Or, if the policyholder isn’t careful, a tax bill. Prudential’s Zipse cautions that policies gifted with outstanding loans on them can cause a taxable event to the insured if the loan is valued at an amount greater than the premiums paid into the contract.
A shift in the tax focus
Though fewer people are turning to life insurance-funded planned giving techniques for estate tax-avoidance purposes, such strategies remain favored among high net worth clients for purposes of (1) mitigating income tax; and (2) advancing non-tax-related estate planning objectives.
“The power of planned giving is two-fold, says Keffer. “It allows for the reduction or elimination of taxes, in part by generating a current income tax deduction. And it creates a predictable income stream, thus addressing a chief fear or clients today: running out of money.
For the affluent, the first item is a growing bigger concern than ever. The Tax Relief Act boosted the tax burden for individuals and married couples with taxable incomes exceeding $400,000 and $450,000, respectively. The top marginal tax rate now stands at 39.6 percent, up from the 35 percent in force between 2003 and 2012. The top marginal rate on capital gains and dividends applying to these high-income earners was set at 20 percent, up from 15 percent for the 2003-2012 period.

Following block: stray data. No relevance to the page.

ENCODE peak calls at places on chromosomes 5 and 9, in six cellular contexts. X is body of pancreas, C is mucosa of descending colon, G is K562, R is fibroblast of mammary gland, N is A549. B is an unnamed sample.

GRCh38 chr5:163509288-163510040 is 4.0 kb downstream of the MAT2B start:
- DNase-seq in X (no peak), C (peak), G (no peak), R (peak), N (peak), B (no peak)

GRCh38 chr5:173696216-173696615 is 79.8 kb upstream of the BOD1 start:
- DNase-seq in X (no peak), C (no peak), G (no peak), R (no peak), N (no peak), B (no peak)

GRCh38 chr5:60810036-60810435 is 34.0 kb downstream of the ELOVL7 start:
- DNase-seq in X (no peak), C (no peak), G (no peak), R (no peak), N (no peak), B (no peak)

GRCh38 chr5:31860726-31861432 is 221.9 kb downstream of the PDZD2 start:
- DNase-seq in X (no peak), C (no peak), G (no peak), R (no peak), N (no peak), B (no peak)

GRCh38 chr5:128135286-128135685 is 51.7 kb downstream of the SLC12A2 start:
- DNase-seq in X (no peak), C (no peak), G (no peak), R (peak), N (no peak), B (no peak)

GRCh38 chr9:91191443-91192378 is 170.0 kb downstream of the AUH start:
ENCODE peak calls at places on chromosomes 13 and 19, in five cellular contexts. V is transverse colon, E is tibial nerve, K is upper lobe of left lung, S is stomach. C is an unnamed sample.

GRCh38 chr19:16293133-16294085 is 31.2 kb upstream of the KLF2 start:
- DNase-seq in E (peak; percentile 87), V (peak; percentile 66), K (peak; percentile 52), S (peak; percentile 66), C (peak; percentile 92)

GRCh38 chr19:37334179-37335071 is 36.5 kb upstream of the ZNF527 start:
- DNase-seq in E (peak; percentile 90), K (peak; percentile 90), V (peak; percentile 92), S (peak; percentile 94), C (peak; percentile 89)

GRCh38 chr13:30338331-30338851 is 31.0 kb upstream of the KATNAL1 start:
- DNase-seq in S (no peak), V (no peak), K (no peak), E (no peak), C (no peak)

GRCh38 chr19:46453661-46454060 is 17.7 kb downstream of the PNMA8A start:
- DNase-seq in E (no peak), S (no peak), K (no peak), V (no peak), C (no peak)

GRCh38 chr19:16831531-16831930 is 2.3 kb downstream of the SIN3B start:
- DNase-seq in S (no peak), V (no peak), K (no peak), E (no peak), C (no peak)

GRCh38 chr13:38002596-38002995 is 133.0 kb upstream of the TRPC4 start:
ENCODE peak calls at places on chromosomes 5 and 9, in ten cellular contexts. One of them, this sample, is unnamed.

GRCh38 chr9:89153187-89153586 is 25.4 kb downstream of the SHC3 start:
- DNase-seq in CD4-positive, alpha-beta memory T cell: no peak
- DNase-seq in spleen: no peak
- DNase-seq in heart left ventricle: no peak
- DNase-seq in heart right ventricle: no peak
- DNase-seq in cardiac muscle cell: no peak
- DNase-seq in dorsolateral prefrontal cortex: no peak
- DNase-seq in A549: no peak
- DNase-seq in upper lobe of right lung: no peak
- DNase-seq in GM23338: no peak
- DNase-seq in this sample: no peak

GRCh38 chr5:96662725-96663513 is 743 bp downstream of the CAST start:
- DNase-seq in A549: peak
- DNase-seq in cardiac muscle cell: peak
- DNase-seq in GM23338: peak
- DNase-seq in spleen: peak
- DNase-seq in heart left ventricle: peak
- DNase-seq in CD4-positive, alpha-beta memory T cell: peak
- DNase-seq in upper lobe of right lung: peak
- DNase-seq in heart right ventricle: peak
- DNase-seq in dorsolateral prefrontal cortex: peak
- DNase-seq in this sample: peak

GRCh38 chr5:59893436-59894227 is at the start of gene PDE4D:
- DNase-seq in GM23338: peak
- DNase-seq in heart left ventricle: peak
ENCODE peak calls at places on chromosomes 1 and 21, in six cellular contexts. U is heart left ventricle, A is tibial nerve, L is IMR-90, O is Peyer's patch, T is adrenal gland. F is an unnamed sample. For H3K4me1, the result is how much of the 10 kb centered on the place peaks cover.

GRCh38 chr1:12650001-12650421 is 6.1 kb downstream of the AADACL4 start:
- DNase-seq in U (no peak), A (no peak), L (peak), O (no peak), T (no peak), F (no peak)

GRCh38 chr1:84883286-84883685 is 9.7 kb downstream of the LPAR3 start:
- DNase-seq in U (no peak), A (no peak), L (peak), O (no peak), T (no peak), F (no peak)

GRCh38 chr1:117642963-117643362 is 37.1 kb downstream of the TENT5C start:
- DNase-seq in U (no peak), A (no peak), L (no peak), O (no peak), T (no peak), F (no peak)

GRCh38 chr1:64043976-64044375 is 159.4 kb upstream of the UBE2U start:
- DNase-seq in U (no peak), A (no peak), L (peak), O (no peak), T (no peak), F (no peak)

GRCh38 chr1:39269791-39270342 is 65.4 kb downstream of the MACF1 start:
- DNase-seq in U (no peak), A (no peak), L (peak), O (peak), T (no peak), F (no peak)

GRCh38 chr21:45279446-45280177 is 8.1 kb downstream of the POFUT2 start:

A widely used strategy for addressing tax and retirement income objectives is the charitable remainder annuity trust, or CRAT. In a typical scenario, a couple transfers property — real estate, stock, collectibles or other highly appreciated assets — to the tax-exempt vehicle, and thereby generates an income tax deduction, which is to be spread over five years.
The trust sells the property for cash, then distributes income generated by the sale to the couple for a term of years or for life — the amount and duration determined by the couple at the time they create the CRAT — free of capital gains tax. When they pass away, the trustee distributes the balance of assets (the remainder interest) to one or more designated charities estate tax-free.
If giving away assets (as opposed to securing a tax-advantaged retirement income stream) is the primary focus, then a donor may alternatively opt for a charitable lead annuity trust, or CLAT. The opposite of the CRAT, this split-interest vehicle provides a fixed income stream to a favored charity for a term of years or for the life of the trust grantor, then a remainder interest to designated beneficiaries.
Assuming the high net worth client desires to also establish a legacy for heirs, assets gifted to charity can be replaced using life insurance. Should the donor’s estate fall below the unified credit amount, the policy can be owned by the donor outright. Otherwise, the policy can be transferred to an irrevocable life insurance trust (ILIT), thus exempting policy proceeds from both income and estate tax.
Life insurance, paired with a variable annuity, can also tax efficiently boost retirement plan assets gifted to a charity. For one client, Daroff says he placed $250,000 of a $1 million individual retirement account into a separate IRA, naming the client’s spouse as the beneficiary and a charity as the contingent beneficiary.